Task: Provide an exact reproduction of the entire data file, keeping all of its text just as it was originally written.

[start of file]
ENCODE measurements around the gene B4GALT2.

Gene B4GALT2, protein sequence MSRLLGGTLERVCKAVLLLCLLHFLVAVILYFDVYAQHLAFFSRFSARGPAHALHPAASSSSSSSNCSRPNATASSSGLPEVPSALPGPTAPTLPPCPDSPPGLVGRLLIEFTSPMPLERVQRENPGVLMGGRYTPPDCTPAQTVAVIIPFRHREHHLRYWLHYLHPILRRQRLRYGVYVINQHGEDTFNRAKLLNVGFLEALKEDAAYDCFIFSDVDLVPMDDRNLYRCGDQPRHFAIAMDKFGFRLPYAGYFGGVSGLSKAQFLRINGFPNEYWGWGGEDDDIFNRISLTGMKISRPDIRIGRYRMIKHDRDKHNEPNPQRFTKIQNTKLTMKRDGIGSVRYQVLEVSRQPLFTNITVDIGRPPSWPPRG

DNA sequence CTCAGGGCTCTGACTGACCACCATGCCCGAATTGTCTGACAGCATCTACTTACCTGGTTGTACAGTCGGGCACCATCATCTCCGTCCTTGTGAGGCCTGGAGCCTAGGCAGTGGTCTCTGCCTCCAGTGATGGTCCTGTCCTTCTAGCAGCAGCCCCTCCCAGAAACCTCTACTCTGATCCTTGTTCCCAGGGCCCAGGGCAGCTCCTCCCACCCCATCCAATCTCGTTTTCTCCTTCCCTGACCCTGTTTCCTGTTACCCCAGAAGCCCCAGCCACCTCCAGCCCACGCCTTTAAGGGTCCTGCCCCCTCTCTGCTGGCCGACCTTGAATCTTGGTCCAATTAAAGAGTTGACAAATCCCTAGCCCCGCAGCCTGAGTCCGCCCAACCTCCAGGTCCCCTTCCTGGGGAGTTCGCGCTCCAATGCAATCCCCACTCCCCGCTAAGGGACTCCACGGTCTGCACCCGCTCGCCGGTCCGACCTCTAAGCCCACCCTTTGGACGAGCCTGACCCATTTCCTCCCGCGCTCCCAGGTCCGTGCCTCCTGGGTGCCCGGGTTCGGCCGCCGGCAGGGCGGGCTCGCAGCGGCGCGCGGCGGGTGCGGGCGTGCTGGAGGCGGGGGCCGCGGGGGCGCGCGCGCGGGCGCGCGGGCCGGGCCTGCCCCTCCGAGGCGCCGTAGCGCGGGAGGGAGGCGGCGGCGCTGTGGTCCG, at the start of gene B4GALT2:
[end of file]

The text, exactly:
ENCODE measurements around the gene B4GALT2.

Gene B4GALT2, protein sequence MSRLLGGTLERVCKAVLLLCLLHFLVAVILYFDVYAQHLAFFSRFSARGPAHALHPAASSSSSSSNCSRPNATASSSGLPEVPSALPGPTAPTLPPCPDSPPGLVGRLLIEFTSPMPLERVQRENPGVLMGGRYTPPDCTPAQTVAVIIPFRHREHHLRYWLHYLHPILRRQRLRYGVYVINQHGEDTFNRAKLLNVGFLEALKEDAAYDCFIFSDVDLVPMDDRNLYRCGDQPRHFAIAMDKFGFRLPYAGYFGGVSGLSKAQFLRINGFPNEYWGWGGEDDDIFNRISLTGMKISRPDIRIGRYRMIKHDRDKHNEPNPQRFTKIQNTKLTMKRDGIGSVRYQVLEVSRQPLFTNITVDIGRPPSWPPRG

DNA sequence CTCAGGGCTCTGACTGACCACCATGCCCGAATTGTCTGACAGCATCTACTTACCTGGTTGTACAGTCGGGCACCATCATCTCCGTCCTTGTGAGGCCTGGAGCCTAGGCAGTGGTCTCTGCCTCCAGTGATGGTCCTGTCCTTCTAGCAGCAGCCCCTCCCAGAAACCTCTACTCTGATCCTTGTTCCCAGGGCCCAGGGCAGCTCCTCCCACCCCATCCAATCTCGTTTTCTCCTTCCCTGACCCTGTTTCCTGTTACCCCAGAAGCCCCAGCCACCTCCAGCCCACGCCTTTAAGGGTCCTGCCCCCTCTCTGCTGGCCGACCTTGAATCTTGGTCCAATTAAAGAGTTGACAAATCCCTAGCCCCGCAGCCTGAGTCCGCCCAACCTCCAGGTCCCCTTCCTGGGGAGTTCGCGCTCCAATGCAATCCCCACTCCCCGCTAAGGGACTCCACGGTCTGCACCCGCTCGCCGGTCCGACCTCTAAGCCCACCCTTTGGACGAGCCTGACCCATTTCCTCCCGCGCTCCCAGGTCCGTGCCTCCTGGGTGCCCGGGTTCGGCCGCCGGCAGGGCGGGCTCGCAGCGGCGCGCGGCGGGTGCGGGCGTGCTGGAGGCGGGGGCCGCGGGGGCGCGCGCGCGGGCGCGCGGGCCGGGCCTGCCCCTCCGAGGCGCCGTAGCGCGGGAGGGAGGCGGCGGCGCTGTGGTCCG, at the start of gene B4GALT2: